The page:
3. Your workweek is almost twice as long as the average person’s. When you have a full load, expect to be working at least 60-80 hours per week. Do you know who else works long hours like that? Doctors and lawyers. Guess how much they make?

4. Weekends are work days. Ask any wedding photographer, and they’ll tell you about all the birthdays, parties, baby showers, movies, (friends’) weddings, graduations, dinners, and trips they have missed out on. When the rest of the world is out relaxing and sleeping in and hanging out and having fun, you’ll be waking up at 7 in the morning to shoot someone else’s happy day.

5. You get to pay for your own health insurance. Forget about company benefits. As a professional photographer, you get no health insurance, no 401k, no paid vacation, no sick days, no paternity/maternity leave, no subsidized higher education, nada.

6. You get to pay for your own equipment! You thought camera equipment as a novice was expensive? Wait till you get to the pro level! And add in equipment insurance, business insurance, workshops, laptop upgrades, desktop upgrades, program upgrades, studio rental (unless you work from home), album and print samples, etc. Sure, they’re all business write-offs. But they’re also all money out of your pocket.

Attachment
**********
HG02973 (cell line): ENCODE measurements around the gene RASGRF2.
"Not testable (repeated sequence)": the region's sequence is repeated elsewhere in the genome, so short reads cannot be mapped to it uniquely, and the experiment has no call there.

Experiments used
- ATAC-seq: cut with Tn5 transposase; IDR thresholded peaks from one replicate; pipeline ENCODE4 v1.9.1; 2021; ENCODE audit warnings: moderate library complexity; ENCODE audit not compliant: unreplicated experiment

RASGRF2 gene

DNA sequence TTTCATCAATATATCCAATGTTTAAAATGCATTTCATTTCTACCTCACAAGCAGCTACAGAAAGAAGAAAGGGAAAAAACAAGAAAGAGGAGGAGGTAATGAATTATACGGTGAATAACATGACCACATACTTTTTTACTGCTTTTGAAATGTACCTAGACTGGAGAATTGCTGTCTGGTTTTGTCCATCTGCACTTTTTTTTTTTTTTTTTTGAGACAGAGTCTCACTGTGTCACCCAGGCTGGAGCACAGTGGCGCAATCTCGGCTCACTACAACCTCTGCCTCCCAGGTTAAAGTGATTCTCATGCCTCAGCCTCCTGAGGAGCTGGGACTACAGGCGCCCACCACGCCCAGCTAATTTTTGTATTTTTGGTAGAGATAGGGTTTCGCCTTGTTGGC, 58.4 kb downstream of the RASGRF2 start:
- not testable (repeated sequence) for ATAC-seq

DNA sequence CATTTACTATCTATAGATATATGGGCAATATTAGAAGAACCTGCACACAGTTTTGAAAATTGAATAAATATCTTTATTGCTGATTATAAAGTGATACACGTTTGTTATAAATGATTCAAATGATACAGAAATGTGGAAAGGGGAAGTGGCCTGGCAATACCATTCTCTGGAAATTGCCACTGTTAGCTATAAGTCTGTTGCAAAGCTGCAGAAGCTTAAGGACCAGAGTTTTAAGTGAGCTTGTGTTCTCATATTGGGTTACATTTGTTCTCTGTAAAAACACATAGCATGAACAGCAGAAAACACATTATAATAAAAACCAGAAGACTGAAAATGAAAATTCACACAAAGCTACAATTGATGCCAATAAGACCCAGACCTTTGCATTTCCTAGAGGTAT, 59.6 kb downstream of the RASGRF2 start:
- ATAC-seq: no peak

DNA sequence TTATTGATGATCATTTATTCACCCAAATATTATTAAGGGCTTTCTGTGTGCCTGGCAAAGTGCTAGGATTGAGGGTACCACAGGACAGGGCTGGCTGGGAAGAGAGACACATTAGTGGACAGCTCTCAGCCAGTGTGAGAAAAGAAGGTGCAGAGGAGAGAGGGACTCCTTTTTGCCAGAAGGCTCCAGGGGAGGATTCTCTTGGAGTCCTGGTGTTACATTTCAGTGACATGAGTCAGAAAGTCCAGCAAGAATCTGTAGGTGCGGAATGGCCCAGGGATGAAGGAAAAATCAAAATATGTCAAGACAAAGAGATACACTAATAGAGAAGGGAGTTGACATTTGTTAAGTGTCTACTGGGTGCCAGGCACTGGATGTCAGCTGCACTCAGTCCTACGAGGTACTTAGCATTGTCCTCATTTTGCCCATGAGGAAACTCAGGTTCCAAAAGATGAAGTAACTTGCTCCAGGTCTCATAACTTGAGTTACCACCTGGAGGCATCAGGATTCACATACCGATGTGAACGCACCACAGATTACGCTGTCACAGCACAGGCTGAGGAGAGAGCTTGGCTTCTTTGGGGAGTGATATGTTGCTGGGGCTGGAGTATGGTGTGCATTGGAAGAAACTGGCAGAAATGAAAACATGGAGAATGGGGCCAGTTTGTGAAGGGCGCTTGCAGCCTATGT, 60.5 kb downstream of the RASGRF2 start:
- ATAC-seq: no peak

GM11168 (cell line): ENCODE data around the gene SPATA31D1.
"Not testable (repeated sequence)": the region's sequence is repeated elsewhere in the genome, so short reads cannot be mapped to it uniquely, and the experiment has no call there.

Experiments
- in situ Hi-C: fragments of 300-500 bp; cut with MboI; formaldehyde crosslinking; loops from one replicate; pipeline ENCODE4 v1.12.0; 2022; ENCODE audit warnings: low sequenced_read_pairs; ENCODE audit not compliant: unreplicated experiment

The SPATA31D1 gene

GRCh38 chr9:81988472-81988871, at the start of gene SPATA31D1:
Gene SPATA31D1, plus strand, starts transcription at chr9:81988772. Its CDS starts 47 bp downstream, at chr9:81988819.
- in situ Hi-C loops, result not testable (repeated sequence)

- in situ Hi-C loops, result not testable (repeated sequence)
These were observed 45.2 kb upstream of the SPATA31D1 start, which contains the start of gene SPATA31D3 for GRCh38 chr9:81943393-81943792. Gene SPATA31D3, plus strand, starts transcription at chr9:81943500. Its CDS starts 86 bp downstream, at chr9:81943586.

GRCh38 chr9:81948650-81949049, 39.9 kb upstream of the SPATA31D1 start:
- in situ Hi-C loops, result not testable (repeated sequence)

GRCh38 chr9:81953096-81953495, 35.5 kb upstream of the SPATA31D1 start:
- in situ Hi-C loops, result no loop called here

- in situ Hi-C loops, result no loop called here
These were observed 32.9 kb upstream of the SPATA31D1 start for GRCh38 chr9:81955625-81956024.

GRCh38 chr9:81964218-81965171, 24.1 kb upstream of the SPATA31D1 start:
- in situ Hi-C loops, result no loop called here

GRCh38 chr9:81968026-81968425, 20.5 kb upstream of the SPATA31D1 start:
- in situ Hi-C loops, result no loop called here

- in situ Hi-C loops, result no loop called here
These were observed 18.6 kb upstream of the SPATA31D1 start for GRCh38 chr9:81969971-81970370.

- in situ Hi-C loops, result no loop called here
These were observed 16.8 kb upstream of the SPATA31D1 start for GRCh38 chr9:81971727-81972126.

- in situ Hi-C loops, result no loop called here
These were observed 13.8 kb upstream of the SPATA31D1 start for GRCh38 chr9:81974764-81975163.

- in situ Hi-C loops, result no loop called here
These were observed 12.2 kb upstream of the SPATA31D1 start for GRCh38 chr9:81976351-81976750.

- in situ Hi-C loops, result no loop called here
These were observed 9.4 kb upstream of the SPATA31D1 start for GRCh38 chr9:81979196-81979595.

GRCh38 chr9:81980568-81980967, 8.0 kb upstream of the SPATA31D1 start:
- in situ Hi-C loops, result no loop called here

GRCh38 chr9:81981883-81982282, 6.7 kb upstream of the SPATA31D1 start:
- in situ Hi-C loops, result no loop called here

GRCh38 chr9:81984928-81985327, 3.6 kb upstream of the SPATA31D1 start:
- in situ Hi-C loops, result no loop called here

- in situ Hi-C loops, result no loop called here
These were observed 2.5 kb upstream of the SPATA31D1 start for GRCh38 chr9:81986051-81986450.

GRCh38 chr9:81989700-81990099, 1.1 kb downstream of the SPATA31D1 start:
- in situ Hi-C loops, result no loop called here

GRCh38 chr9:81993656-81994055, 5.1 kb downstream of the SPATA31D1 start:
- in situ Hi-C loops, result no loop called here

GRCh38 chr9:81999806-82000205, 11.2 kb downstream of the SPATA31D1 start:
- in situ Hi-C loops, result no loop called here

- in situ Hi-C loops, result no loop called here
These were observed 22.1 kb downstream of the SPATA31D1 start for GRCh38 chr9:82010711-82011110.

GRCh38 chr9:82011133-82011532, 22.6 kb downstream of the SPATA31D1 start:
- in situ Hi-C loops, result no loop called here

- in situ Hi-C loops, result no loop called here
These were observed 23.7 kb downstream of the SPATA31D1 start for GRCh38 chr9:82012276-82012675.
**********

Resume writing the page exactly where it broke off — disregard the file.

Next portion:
7. It’s easy to book jobs if you’re only charging $2-3k/wedding. If you’re excited because an engaged friend of yours is willing to pay you $2500 to shoot their wedding, and you think that this is a sign you should go pro, keep in mind that booking at $2-3k is a piece of cake for any half-decent photographer. The question is, how much do you need in order to earn a living? Do you realistically think you can one day stop budgeting like a college student if you only charge $2500? According to a recent CNN report, the average federal government employee earns about $116k/year in wages and benefits. They generally don’t get fired even if incompetent, clock out everyday at 5pm, and are entitled to hefty pensions when they retire at 55. How much do you want to be compensated for your 80 hour weeks? $50k without health benefits?  $60k with no P.T.O.? Then you need to be booking at a minimum 15-20 weddings/year, and charging at least $4-5k each. How many years do you think it’ll take you to ramp up from charging $2k to charging 2.5x that amount? Most do not think about how difficult it is to scale up.